If you live alone and own your own home then its value will normally count as part of your assets if you go into a care home and leave it empty.
That will usually mean you have to pay for your own care-home fees. But if you are a couple things are very different. If one of you goes into a care home, the value of your home is ignored as long as your partner still lives there.
You do not have to be married for this rule to apply. The savings and investments of the person going into care will be assessed and if they are below a lower threshold of £14,250 (in England and Northern Ireland) they will be ignored completely and all the fees will be paid.
If they are above an upper threshold of £23,250 (England/NI) no help with fees is given.
Between the two, most of the fees will be paid by your local authority, but a weekly contribution of up to £40 is expected.
If you have jointly owned assets, then half of them are counted as belonging to each partner. However, it’s better if you can hold your savings or assets in separate accounts.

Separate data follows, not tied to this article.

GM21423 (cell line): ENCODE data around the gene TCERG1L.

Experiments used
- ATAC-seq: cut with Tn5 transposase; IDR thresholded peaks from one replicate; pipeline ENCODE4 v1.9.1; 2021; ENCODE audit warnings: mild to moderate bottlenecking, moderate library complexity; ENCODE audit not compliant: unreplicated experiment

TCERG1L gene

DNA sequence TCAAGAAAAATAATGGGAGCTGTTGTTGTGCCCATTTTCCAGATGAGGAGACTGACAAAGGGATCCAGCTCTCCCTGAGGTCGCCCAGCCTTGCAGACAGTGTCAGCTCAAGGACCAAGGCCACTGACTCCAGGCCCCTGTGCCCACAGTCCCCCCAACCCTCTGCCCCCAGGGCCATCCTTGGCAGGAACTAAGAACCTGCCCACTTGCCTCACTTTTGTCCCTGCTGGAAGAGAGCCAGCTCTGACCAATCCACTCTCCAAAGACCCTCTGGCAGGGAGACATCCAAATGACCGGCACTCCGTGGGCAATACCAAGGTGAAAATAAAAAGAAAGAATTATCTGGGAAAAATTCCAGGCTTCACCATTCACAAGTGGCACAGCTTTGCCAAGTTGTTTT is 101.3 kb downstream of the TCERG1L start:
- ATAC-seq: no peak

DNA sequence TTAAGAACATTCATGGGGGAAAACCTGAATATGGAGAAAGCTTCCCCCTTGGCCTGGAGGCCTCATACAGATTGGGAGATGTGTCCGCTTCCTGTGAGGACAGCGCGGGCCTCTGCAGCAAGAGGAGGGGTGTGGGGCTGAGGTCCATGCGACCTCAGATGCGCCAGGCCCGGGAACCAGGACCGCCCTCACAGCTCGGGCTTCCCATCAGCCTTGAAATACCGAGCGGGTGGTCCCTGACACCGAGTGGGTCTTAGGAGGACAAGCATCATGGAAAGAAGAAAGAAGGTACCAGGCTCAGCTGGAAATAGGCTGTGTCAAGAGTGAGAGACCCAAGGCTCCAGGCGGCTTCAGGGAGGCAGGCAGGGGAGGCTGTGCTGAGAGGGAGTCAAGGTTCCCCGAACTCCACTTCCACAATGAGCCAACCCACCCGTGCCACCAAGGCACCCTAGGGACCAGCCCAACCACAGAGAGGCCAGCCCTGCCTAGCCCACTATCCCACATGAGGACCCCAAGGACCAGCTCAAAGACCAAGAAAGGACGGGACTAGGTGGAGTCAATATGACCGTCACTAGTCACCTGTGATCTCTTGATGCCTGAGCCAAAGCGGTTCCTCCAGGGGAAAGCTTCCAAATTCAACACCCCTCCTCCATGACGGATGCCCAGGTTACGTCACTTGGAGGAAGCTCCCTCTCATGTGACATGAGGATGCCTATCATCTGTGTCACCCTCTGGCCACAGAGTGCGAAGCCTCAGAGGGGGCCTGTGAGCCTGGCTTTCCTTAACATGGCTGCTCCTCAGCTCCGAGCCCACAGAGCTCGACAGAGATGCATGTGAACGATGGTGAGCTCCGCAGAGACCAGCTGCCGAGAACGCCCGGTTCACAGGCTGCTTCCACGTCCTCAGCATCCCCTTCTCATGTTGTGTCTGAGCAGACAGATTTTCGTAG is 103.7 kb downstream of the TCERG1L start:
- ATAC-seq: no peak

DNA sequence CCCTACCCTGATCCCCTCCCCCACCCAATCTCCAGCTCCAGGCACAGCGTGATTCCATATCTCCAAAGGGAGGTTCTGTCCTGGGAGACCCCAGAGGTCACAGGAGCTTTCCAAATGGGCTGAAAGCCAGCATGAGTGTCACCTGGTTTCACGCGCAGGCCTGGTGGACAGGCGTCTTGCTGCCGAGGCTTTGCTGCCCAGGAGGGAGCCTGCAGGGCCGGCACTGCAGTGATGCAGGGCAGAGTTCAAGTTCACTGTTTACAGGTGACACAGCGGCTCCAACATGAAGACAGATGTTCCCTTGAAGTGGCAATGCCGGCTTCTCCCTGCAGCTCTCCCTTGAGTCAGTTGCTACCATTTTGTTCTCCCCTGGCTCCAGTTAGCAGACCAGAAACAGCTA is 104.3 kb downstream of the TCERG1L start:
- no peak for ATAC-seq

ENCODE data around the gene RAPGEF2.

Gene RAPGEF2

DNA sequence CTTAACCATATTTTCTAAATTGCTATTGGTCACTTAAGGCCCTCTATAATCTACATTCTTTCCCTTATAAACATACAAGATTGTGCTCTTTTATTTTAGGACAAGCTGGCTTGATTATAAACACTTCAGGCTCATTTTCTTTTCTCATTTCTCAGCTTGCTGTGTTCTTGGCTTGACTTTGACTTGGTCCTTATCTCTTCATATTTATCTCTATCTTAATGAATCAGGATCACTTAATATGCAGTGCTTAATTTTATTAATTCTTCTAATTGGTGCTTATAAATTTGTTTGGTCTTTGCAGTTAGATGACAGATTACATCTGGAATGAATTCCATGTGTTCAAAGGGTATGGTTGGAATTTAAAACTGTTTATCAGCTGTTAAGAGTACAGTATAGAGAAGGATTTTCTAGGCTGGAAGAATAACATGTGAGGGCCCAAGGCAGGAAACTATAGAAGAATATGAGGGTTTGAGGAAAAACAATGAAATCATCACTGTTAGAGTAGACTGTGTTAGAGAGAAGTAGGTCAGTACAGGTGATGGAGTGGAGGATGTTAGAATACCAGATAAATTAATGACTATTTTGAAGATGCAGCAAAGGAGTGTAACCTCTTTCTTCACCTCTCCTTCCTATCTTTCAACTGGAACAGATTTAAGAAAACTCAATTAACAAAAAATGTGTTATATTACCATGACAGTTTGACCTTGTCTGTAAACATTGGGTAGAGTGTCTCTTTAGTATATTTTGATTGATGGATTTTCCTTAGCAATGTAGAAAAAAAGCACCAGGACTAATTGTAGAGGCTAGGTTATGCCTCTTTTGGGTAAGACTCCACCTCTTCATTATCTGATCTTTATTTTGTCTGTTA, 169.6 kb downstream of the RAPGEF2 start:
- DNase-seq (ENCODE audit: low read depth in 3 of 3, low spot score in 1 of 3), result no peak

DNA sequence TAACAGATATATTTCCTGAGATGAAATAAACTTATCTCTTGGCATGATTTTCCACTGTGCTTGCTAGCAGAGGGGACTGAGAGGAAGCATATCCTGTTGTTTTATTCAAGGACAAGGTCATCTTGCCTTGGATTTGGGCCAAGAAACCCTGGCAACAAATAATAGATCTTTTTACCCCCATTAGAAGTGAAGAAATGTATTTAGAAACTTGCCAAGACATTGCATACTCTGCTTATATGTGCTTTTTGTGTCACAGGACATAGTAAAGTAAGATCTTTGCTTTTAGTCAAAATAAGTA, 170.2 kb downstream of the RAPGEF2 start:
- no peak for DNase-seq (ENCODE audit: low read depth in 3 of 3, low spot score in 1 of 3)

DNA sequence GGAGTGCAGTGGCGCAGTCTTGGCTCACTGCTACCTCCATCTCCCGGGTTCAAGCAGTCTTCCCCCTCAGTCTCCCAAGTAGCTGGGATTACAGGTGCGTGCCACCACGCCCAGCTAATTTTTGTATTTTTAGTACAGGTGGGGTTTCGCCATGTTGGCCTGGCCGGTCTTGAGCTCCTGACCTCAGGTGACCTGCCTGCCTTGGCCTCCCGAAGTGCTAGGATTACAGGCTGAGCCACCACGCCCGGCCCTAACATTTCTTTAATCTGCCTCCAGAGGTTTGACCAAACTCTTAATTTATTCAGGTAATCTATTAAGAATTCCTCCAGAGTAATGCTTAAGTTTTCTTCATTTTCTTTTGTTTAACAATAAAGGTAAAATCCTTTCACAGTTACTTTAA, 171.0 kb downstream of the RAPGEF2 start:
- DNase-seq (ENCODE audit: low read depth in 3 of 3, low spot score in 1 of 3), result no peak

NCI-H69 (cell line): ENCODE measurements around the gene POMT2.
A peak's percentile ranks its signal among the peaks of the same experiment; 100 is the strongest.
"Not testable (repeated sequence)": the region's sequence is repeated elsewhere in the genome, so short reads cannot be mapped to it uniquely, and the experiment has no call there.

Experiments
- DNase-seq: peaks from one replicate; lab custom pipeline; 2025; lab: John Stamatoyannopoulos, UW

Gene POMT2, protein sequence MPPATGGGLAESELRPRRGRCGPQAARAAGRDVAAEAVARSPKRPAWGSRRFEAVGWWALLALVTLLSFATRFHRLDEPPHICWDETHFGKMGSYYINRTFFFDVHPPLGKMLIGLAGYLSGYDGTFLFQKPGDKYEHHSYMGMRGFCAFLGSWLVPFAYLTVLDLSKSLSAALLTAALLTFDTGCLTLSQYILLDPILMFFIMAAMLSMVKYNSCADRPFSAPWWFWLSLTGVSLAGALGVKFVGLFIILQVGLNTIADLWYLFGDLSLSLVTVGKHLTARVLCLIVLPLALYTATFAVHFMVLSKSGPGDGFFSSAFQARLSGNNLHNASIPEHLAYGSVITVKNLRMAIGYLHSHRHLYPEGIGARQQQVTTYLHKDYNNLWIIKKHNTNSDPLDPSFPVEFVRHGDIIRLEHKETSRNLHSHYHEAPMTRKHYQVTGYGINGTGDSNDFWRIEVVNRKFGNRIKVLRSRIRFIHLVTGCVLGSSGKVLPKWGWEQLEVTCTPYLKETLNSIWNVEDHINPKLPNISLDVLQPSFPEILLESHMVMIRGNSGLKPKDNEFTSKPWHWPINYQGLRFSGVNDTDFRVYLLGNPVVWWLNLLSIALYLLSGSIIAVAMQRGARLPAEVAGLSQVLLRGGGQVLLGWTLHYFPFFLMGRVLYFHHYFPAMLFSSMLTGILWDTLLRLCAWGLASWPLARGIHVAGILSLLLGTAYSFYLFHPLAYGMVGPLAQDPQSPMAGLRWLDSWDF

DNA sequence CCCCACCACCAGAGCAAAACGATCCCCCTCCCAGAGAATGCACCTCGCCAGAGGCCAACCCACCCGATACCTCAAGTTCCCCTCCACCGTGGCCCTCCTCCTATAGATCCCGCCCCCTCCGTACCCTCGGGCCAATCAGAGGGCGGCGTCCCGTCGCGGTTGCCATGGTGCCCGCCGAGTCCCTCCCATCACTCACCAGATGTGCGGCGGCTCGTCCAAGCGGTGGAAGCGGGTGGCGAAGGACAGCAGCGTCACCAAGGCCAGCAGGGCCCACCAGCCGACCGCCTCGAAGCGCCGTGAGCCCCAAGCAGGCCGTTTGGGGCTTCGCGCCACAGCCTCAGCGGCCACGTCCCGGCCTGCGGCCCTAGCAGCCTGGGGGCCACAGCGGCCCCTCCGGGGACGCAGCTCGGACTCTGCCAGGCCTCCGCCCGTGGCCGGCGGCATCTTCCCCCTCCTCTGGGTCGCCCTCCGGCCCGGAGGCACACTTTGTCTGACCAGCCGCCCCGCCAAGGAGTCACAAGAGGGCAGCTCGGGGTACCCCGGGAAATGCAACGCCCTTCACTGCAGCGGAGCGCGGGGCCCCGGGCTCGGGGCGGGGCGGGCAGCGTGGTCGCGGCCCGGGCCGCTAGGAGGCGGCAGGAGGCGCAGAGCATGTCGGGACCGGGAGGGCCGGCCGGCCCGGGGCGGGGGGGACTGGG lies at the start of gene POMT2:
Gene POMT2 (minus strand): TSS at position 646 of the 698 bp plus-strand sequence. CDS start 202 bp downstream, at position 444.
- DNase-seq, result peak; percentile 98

For example, a couple with £50,000 in a joint savings account will be assessed as each owning £25,000. That is above the upper threshold, so the person who goes into care will not get help with their fees. If the couple pends £3,500 paying those fees, savings will fall to £46,500, which will count as £23,250 each and the person in the home will start to get some help.
However, if that £50,000 is split beforehand so that each partner owns £25,000 in separate accounts, then the person in the home has £25,000 and only needs to spend £1,750 on fees before their capital is down to the threshold where help begins.
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So it is better to split jointly owned savings equally into two separate accounts. In Scotland, the upper threshold is £27,250, the lower £17,000. In Wales, there is one threshold of £40,000. All fees are paid below that, none above. Paul Lewis presents Money Box on Radio 4.